New Delhi: Music has become an integral part of workouts around the world. No one can be seen without their earphones in the gym, in the park, etc.
While a previous study in February this year, had called the practice of listening to music while exercising unsafe saying that it can alter brainwaves, a new research has pushed through which says that music can help you work out for a longer time.
A team of researchers, including one of Indian-origin, suggested that listening to music while exercising can help you work out for a longer time than those who do not have music playing in their ears.
Prior to this, various studies have confirmed highly effective results when it comes to the healing properties of music in situations of emotional and/or mental stress.
It not only has an impact on humans but on animals too, which many types of research have shown as well.
As per the study, music can have a powerful impact on our mood, signaling the brain to release feel-good and energy-boosting chemicals.
Being inactive or not exercising ranks alongside high blood pressure, high cholesterol, smoking, and obesity as one of the five major risk factors for cardiovascular disease.
"At least on a small scale, this study provides some evidence that music may help serve as an extra tool to help motivate someone to exercise more, which is critical to heart health," said lead author Waseem Shami, a cardiology fellow at Texas Tech University Health Sciences in the US.
For the study, to be presented at the American College of Cardiology's 67th Annual Scientific Session in Orlando, the team randomly selected 127 heart patients in two groups for a routine electrocardiogram (ECG) treadmill stress test and assigned to either listen to up-tempo music or have no music playing during their stress tests.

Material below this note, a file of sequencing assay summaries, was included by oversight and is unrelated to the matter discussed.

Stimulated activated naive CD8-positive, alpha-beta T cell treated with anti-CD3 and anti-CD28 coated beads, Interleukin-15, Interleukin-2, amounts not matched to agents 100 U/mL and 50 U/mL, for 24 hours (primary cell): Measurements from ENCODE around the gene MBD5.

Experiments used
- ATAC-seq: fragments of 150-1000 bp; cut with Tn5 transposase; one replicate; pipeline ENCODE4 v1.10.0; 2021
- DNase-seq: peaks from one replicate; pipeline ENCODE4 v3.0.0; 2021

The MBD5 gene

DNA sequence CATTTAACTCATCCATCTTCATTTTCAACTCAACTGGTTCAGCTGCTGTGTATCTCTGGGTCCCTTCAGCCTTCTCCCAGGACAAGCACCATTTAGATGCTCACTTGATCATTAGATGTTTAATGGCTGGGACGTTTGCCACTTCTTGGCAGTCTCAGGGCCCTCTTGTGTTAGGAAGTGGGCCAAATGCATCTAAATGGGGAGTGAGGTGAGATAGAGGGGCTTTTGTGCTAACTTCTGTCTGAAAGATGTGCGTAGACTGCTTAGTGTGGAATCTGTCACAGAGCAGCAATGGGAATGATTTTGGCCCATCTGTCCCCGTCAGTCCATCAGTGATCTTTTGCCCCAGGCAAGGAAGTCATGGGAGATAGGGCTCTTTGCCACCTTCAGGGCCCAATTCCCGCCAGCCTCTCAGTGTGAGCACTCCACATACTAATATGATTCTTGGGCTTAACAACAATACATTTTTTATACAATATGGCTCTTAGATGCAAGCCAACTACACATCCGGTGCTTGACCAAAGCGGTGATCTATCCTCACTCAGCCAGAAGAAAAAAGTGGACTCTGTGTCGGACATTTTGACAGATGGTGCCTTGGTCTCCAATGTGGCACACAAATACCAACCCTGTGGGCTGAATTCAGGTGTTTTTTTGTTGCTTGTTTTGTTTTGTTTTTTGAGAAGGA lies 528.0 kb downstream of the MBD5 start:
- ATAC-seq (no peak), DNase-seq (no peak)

The results showed that the exercise time was significantly longer in the music group compared with the control group, 505.8 versus 455.2 seconds, respectively – an absolute difference of about 50.6 seconds.
According to experts, adults need to get at least 30 minutes of moderate (aerobic) activity most days, including taking a brisk walk, swimming, playing tennis, riding a bicycle, dancing, water aerobics, gardening and even busy housework.
"Our findings reinforce the idea that upbeat music has a synergistic effect in terms of making you want to exercise longer and stick with a daily exercise routine," Shami said.
"When doctors are recommending exercise, they might suggest listening to music too," he noted.
(With IANS inputs)